How sustainable is an industrial fieldbus infrastructure?

More industrial automation component vendors are offering Ethernet provision as standard on their devices.

03/06/2013


A new study by IMS Research – now part of IHS Inc. – estimates that fieldbus protocols accounted for 75% of new industrial automation component network connections in 2011. This is projected to fall to 69% in 2016. New network connections using fieldbus protocols are still some way ahead that of Ethernet, yet growth of Ethernet connections is expected to be considerably higher to 2016.

More industrial automation component vendors are offering Ethernet provision as standard on their devices. A number of vendors released new products in 2012 which put the emphasis squarely on connectivity via Ethernet technology. As these vendors push the adoption of Ethernet protocols it requires machine builders and end users to switch from older fieldbus technologies.

IHS analyst for industrial Ethernet, fieldbus, and wireless research commented, “While fieldbus solutions offer connection speeds that may be fast enough for certain applications, they do not offer a unified networking approach, such as with Ethernet technologies.” It’s not just unification which is an issue. Simplifying the network can reduce company overheads through an integrated system. This is difficult to achieve with fieldbus technologies. Instead end users will usually have separate office IT divisions and a factory IT divisions. Ethernet adoption across a plant or factory provides a better environment for sharing information and a single division with responsibility for the overall network. The benefits of which are likely to be less downtime and lower overall cost.”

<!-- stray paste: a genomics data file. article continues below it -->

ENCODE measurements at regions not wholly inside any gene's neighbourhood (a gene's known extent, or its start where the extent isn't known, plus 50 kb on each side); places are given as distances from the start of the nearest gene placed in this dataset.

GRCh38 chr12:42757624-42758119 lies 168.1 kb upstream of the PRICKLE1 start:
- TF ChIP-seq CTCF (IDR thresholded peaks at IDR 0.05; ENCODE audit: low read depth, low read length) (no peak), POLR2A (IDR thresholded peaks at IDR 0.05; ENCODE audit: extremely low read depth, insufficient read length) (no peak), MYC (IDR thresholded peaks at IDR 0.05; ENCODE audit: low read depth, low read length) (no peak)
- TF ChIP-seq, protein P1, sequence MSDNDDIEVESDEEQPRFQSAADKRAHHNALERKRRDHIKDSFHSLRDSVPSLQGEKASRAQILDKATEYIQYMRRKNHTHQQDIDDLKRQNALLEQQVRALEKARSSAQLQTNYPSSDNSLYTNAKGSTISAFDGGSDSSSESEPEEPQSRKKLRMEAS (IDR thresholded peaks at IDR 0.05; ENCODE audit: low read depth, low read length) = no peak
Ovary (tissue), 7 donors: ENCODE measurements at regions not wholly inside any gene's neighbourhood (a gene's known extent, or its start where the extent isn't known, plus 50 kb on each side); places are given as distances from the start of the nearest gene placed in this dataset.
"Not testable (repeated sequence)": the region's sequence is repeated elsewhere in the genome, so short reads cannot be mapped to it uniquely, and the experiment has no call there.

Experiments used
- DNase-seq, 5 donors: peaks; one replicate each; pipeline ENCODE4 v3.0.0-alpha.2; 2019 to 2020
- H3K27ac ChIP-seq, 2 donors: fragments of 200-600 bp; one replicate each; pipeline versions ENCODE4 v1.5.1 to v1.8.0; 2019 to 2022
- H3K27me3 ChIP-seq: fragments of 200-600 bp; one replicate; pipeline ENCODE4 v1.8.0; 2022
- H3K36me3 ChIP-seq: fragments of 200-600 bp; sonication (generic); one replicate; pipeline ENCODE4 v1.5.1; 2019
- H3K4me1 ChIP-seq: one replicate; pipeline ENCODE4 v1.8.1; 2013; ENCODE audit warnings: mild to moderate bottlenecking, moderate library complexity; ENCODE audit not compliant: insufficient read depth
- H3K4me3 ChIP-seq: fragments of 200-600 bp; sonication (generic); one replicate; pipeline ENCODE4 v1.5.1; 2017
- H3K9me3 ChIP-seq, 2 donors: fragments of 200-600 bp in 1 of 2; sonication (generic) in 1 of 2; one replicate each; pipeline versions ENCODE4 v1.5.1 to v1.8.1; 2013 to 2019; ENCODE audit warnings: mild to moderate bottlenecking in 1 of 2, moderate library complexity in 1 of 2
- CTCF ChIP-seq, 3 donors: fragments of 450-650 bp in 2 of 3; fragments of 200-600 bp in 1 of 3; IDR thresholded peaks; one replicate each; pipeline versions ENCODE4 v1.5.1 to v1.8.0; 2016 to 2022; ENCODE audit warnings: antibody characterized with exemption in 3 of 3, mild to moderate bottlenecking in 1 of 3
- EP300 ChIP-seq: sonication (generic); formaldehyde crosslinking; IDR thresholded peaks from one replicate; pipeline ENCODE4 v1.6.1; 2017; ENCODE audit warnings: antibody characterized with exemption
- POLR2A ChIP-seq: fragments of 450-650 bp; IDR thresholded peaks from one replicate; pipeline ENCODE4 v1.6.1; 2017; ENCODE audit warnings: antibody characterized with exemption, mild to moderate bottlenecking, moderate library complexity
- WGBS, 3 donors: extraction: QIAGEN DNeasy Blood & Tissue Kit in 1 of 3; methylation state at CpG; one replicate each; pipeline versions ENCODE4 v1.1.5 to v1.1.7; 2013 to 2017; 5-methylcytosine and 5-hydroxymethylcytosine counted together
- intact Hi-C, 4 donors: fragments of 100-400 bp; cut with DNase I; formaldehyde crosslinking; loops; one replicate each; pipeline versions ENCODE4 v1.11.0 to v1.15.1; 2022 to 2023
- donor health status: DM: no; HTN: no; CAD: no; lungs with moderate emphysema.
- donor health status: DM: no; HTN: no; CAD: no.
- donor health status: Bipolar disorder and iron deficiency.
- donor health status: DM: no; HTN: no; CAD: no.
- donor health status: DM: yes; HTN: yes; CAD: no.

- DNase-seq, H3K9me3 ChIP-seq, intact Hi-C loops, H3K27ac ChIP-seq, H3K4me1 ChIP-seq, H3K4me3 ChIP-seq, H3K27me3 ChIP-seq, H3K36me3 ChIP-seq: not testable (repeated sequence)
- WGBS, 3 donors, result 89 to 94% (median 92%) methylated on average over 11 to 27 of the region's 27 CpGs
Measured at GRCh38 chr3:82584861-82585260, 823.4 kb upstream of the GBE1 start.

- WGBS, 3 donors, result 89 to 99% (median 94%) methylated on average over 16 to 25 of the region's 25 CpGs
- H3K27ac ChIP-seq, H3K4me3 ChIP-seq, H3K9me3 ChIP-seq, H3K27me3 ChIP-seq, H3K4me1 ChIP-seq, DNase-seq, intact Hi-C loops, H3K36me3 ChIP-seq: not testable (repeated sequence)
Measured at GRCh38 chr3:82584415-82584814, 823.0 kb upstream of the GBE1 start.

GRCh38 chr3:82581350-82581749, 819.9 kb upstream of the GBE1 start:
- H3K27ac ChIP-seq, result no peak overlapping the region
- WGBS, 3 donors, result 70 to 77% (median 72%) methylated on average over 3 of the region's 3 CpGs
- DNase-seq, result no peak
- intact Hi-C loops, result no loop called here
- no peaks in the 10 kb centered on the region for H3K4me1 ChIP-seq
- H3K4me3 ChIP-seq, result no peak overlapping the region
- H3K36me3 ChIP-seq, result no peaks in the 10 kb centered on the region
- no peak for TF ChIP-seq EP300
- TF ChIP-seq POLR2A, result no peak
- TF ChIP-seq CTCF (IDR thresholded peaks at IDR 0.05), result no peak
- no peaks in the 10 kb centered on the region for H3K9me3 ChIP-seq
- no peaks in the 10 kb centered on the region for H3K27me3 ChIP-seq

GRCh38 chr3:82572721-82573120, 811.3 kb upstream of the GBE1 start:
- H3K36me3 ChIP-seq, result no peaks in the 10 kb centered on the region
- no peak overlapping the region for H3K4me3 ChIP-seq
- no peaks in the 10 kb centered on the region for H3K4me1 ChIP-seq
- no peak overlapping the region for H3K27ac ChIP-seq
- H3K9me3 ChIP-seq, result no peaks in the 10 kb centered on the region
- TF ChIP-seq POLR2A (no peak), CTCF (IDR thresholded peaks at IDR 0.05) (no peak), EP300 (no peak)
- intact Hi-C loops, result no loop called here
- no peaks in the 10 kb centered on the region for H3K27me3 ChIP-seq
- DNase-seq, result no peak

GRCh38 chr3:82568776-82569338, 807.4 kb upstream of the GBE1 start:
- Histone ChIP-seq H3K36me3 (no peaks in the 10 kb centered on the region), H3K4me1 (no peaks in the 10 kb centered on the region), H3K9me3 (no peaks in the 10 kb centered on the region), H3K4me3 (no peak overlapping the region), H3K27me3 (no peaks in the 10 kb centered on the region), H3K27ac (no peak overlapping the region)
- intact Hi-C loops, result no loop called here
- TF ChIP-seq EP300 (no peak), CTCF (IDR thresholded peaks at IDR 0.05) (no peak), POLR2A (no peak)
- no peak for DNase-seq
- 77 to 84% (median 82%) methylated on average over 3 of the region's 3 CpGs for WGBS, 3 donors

The future still is strong for fieldbus, with new connections still increasing year-on-year.  However, it is undeniable that industrial Ethernet growth will remain higher than that of fieldbus. IHS believes that within 10 to 15 years industrial Ethernet will be the dominant networking technology in industrial environments and almost all components will offer Ethernet connectivity as standard.

Long product lifecycles and conservatism in industry will maintain fieldbus in the near term but eventually it will be relegated to a supporting role. “With the reduction in adoption will likely come an increase in cost also, further fuelling the transition to industrial Ethernet”, said Moore.

“The World Market for Industrial Ethernet and Fieldbus Technologies – 2013 Edition” is now available. This includes extensive analysis of industrial Ethernet and fieldbus technologies.

Source: IMS Research (acquired by IHS, Inc.)

- Edited and posted by Control Engineering, CFE Media; see other automation research results.



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